Trained neural almost always look more organized than their

untrained counterparts. The weights and thresholds are in a much narrower

range. In Figure 2 you can see that the majority of the weights and thresholds

are near zero. The number of weights decreases rapidly in both directions.

The question of random weight initialization is what

proportion of weights provides the best starting point for getting towards a

trained neural network.

The weights of a trained neural network are clustered about

the origin and taper off quickly on each side. This is a shape somewhat

similar to a narrow Gaussian function. This has led some to use a random

Gaussian distribution as a weight initialization technique for neural networks.

Figure 3 shows a neural network that was initialized using a

Gaussian random number generator.

**Figure 3: Gaussian Neural Network Weights**

You can see that the above random numbers fall into

something of a Gaussian curve. Additional weight values, which would result

from a larger neural network, would produce a closer representation to the

Gaussian curve. Of course, it will never exactly fit the Gaussian curve,

because they are random numbers. A Gaussian random number generator produces

zero the largest number of times and a tapering number of other numbers as we travel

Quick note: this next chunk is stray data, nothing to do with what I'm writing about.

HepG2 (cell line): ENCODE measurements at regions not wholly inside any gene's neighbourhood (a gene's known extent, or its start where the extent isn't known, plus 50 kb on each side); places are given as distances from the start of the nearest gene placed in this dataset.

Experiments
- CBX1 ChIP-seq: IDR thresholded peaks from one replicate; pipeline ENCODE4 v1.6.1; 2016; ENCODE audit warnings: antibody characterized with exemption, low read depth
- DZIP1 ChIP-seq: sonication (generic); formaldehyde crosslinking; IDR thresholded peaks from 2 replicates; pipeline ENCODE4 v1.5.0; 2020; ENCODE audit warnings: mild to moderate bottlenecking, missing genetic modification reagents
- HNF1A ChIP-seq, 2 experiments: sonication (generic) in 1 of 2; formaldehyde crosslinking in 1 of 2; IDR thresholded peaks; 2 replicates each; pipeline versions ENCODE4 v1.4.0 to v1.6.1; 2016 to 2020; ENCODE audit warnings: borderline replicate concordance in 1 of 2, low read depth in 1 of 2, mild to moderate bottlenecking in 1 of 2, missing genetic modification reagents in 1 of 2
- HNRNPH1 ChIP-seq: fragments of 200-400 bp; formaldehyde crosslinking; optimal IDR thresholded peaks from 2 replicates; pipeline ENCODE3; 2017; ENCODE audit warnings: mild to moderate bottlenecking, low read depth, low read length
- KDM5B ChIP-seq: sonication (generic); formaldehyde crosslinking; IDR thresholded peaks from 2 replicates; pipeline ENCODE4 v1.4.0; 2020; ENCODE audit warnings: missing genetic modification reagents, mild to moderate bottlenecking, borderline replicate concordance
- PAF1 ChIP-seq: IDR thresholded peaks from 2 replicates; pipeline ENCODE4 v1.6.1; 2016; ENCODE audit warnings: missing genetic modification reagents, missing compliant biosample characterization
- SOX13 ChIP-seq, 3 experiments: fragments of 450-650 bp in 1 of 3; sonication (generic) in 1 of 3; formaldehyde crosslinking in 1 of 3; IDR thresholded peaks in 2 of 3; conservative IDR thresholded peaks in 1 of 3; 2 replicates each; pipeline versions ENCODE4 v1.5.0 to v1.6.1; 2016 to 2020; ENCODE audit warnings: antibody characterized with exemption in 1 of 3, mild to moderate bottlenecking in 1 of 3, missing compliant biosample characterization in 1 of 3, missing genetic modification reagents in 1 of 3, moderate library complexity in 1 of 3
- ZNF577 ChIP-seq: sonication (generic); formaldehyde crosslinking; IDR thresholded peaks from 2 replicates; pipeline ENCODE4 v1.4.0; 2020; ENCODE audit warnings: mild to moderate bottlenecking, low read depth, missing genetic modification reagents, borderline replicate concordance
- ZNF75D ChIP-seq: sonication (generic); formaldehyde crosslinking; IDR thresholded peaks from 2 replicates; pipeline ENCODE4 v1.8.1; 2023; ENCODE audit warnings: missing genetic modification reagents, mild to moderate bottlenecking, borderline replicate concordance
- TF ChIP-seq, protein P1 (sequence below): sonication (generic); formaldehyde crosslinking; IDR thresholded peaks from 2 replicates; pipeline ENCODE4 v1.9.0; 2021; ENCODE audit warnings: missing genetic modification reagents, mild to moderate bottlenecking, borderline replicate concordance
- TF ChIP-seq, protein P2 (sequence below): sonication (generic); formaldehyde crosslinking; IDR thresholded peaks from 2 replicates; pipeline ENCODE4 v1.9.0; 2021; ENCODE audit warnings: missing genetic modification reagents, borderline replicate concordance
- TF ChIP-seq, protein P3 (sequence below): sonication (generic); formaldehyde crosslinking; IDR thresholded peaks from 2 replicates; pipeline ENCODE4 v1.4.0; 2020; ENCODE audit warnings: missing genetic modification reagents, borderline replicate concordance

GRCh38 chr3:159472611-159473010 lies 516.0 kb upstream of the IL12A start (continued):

further from the origin.

Gaussian random numbers have a variety of uses in science

and engineering beyond artificial intelligence programming. Because of this,

there are several methods for producing them. Encog makes use of a system

called the "Box Muller" transformation. For more information about

the Box Muller Transformation, refer to the following Wikipedia article.

http://en.wikipedia.org/wiki/Box%E2%80%93Muller_transform

The Gaussian random initialization does produce more

trainable neural networks than simple “hard” range random numbers. The results

of the Gaussian initialization will be compared with the other methods at the

end of this article.

Another neural network weight initialization technique is

called the Nguyen-Widrow technique. This technique is one of the most

effective neural network weight initialization methods available. Because of

this, the Encog Neural Network Framework uses this technique by default.

This technique was invented by Derrick Nguyen and Bernard

Widrow. It was first introduced in their paper “Improving the learning speed

of 2-layer neural networks

by choosing initial values of the adaptive weights” in the

Proceedings of the International Joint Conference on Neural Networks, 3:21–26,

1990.

A neural network that was randomized with this approach is

shown in Figure 4.

**Figure 4: Nguyen-Widrow Randomization**

Shape-wise, an Nguyen-Widrow Randomization typically looks

somewhat like a wide and steep Gaussian curve. Near the edges of the

distribution the random counts fall off quickly.

To implement a Nguyen-Widrow randomization first initialize